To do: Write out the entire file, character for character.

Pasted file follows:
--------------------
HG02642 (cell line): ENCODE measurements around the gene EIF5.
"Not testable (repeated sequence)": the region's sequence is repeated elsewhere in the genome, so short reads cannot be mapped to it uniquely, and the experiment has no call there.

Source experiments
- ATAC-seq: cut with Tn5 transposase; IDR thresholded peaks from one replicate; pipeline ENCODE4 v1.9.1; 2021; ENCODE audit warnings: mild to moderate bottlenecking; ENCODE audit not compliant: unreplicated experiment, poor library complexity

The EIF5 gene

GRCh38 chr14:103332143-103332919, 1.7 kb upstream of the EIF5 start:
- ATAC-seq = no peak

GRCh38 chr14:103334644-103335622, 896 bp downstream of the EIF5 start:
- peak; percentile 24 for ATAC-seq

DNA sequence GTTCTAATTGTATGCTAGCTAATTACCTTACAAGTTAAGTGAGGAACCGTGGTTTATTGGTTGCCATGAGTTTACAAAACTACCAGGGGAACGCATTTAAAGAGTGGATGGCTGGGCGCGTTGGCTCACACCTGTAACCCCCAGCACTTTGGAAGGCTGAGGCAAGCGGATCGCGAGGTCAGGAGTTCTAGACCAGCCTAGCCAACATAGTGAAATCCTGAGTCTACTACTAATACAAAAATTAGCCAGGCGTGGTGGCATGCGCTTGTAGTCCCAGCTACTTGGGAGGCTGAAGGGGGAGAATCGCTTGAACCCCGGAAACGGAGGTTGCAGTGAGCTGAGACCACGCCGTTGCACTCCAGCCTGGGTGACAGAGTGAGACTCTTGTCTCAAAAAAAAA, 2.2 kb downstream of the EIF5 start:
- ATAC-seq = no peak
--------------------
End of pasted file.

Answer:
HG02642 (cell line): ENCODE measurements around the gene EIF5.
"Not testable (repeated sequence)": the region's sequence is repeated elsewhere in the genome, so short reads cannot be mapped to it uniquely, and the experiment has no call there.

Source experiments
- ATAC-seq: cut with Tn5 transposase; IDR thresholded peaks from one replicate; pipeline ENCODE4 v1.9.1; 2021; ENCODE audit warnings: mild to moderate bottlenecking; ENCODE audit not compliant: unreplicated experiment, poor library complexity

The EIF5 gene

GRCh38 chr14:103332143-103332919, 1.7 kb upstream of the EIF5 start:
- ATAC-seq = no peak

GRCh38 chr14:103334644-103335622, 896 bp downstream of the EIF5 start:
- peak; percentile 24 for ATAC-seq

DNA sequence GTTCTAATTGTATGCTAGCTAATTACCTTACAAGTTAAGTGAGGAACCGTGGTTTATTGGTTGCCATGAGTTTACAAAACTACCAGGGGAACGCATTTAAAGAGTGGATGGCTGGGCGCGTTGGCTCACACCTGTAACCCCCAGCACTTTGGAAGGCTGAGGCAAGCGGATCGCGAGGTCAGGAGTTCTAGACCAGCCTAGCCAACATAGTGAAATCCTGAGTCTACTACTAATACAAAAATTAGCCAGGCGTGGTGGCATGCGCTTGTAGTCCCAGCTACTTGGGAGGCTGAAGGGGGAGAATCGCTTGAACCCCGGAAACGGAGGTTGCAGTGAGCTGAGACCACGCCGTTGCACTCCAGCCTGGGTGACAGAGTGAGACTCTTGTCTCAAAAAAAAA, 2.2 kb downstream of the EIF5 start:
- ATAC-seq = no peak